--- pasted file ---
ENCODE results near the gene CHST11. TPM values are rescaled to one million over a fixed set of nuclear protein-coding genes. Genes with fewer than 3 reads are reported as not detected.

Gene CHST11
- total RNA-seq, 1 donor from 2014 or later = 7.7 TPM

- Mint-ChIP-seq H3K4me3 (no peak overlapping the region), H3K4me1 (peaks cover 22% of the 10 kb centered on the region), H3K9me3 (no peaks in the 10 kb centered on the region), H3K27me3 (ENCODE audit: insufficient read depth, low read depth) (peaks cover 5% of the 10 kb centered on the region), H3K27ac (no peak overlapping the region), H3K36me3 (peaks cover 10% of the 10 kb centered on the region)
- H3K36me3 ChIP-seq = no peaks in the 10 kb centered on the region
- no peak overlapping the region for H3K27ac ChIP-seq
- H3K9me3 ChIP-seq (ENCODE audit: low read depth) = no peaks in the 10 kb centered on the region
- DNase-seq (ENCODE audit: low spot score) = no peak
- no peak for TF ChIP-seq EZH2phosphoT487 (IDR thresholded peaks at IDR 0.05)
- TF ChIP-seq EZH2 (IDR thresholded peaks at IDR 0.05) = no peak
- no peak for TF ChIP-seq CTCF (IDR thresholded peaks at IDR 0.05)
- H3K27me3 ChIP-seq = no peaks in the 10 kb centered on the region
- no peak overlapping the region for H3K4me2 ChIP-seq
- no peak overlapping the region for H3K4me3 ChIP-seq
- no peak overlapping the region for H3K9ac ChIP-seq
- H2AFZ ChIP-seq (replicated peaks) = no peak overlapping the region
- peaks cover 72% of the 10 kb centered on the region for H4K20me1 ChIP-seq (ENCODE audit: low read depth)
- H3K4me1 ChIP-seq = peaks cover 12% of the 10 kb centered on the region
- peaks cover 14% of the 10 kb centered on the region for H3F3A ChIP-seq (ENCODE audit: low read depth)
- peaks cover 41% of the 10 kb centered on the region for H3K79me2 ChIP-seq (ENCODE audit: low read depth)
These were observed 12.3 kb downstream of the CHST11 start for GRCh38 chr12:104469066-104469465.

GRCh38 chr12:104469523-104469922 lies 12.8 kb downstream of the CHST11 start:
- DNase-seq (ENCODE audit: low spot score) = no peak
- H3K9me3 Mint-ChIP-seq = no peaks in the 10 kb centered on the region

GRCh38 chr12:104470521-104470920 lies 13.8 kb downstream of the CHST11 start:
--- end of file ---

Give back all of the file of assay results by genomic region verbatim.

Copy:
ENCODE results near the gene CHST11. TPM values are rescaled to one million over a fixed set of nuclear protein-coding genes. Genes with fewer than 3 reads are reported as not detected.

Gene CHST11
- total RNA-seq, 1 donor from 2014 or later = 7.7 TPM

- Mint-ChIP-seq H3K4me3 (no peak overlapping the region), H3K4me1 (peaks cover 22% of the 10 kb centered on the region), H3K9me3 (no peaks in the 10 kb centered on the region), H3K27me3 (ENCODE audit: insufficient read depth, low read depth) (peaks cover 5% of the 10 kb centered on the region), H3K27ac (no peak overlapping the region), H3K36me3 (peaks cover 10% of the 10 kb centered on the region)
- H3K36me3 ChIP-seq = no peaks in the 10 kb centered on the region
- no peak overlapping the region for H3K27ac ChIP-seq
- H3K9me3 ChIP-seq (ENCODE audit: low read depth) = no peaks in the 10 kb centered on the region
- DNase-seq (ENCODE audit: low spot score) = no peak
- no peak for TF ChIP-seq EZH2phosphoT487 (IDR thresholded peaks at IDR 0.05)
- TF ChIP-seq EZH2 (IDR thresholded peaks at IDR 0.05) = no peak
- no peak for TF ChIP-seq CTCF (IDR thresholded peaks at IDR 0.05)
- H3K27me3 ChIP-seq = no peaks in the 10 kb centered on the region
- no peak overlapping the region for H3K4me2 ChIP-seq
- no peak overlapping the region for H3K4me3 ChIP-seq
- no peak overlapping the region for H3K9ac ChIP-seq
- H2AFZ ChIP-seq (replicated peaks) = no peak overlapping the region
- peaks cover 72% of the 10 kb centered on the region for H4K20me1 ChIP-seq (ENCODE audit: low read depth)
- H3K4me1 ChIP-seq = peaks cover 12% of the 10 kb centered on the region
- peaks cover 14% of the 10 kb centered on the region for H3F3A ChIP-seq (ENCODE audit: low read depth)
- peaks cover 41% of the 10 kb centered on the region for H3K79me2 ChIP-seq (ENCODE audit: low read depth)
These were observed 12.3 kb downstream of the CHST11 start for GRCh38 chr12:104469066-104469465.

GRCh38 chr12:104469523-104469922 lies 12.8 kb downstream of the CHST11 start:
- DNase-seq (ENCODE audit: low spot score) = no peak
- H3K9me3 Mint-ChIP-seq = no peaks in the 10 kb centered on the region

GRCh38 chr12:104470521-104470920 lies 13.8 kb downstream of the CHST11 start: